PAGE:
Stage 2 Days 5-16 This phase starts once the bubbles have subsided
Lactic acid production takes place. Lactic acid acts as a preservative, supports digestion, inhibits the growth of harmful bacteria, increases the bio-availability of Vitamin C, produces enzymes, and much more
Stage 3 Days 16- 21 Ph drops and health promoting bacteria continue to flourish
The sauerkraut continues to age, and the ph drops to between 3.1 and 3.7. This acidic environment helps preserve the sauerkraut and allows the growth of the health promoting lactic acid bacteria.
Lets get started
You will need:
- Cutting board
- Sharp knife
- Scale to weigh salt (if you prefer to go that route)
- Kraut pounder (or clean fist to pound cabbage into the vessel)
- Fermentation vessel- this can be as simple as a clean mason jar or as elaborate as a fermentation crock- I tend to use my canning jars-they are inexpensive so I can make several ferments without breaking the bank.
- Fermentation is an anaerobic (without air) process. In order to avoid spoilage, the cabbage must be completely submerged under liquid. Some people use glass fermentation stones. Others use bubble airlock sets, which is my personal preference. The glass stones tend to shift and allow air to the cabbage. The airlocks create an anaerobic environment if they are used properly. Another method is to used cabbage leaves on top of the packed cabbage, press firmly. Make sure cabbage is submerged, add stones or other weights.(a plastic bag tied off with water can be used as weight also- I have used the is method on occasion)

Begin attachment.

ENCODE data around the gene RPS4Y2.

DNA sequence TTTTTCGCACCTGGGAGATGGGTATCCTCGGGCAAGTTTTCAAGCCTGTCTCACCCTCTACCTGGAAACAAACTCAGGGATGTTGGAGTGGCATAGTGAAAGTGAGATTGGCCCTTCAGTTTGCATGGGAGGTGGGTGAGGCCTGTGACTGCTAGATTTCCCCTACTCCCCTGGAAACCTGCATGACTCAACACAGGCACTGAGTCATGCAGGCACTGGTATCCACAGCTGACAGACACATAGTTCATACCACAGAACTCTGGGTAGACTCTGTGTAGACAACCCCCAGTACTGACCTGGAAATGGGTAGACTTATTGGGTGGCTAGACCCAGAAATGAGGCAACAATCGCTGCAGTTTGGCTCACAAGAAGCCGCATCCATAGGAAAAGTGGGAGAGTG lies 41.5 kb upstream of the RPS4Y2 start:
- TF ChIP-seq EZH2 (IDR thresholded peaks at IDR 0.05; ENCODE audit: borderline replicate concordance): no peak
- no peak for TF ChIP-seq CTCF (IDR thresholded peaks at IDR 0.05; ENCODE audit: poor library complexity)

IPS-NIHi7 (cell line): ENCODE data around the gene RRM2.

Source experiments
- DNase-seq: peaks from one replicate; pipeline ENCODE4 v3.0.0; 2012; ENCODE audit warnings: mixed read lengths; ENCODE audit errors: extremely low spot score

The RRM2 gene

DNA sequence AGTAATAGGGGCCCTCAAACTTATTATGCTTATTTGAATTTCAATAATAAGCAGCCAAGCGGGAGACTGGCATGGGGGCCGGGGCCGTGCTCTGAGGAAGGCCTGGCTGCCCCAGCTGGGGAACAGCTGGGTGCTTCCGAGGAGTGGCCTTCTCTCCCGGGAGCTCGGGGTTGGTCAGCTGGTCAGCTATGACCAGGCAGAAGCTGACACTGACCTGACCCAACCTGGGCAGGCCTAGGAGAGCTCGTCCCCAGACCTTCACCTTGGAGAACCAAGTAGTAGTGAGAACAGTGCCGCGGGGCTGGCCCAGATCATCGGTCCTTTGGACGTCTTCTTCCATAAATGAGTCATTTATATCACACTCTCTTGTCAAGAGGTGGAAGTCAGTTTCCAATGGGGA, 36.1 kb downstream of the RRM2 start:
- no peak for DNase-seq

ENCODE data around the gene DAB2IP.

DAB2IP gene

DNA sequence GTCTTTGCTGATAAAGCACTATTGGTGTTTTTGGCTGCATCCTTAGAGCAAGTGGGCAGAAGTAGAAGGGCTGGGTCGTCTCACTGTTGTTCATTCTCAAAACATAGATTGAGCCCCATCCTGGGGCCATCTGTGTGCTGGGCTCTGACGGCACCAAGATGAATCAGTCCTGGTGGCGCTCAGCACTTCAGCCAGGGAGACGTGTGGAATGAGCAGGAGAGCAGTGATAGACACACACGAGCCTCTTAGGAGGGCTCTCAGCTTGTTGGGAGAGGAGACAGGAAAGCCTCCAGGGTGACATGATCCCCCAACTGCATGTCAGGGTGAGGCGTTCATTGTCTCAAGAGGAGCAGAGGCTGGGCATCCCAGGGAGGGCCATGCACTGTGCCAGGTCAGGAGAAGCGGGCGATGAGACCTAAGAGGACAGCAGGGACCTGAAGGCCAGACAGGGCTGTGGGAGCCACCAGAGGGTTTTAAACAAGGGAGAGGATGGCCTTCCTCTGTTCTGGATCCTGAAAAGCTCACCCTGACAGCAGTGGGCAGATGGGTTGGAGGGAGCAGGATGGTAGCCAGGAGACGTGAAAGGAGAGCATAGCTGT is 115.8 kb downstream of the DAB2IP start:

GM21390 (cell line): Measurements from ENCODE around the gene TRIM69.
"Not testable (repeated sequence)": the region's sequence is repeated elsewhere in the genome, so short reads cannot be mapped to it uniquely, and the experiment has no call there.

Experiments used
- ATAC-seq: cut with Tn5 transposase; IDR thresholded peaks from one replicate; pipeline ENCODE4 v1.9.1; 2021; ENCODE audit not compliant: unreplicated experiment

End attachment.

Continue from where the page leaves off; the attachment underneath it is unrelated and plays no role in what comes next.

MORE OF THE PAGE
To make sauerkraut
The very best way to get started is to watch this video on “The complete beginners guide to fermenting foods at home”
- Thinly slice cabbage. You can add some carrot or a bit of garlic or hot pepper for flavor and color. I personally use the 3 tablespoons to 5 lbs cabbage method. A more precise way to ferment is to make the 2% brine solution. Link above to calculate.
2. Add salt, massage cabbage, let set in bowl for 20 minutes to 1 hour. Liquid will form in bottom of vessel.
3. Tightly pack cabbage into fermentation vessel, add the liquid that formed from massaging the cabbage. If needed add 2 percent salt brine to thoroughly cover the cabbage. Press down the cabbage, making sure there ae no air pockets trapped in the jar.
4. Add airlock or stones. Make sure that the cabbage is thoroughly submerged Place vessel in a shallow bowl or on a plate to catch any overflow from fermentation bubbles for the first week or so.
5. Set in a room temperature environment, away from direct sunlight.
6. Check daily to make sure the cabbage is submerged under the liquid. If needed, add brine to keep submerged.
7. The sauerkraut should be ready after 3 weeks. Store in refrigerator. This will slow down the fermentation process.
Once you have mastered sauerkraut, there is a whole world of fermented foods out there to try and enjoy. From kefir to fermented condiments (catsup, mustard, pickles) to kombucha and more.
Warning: Fermentation can be addicting!
- Brooke Lounsbury
Medical Content Writer
Keeping you informed and safe.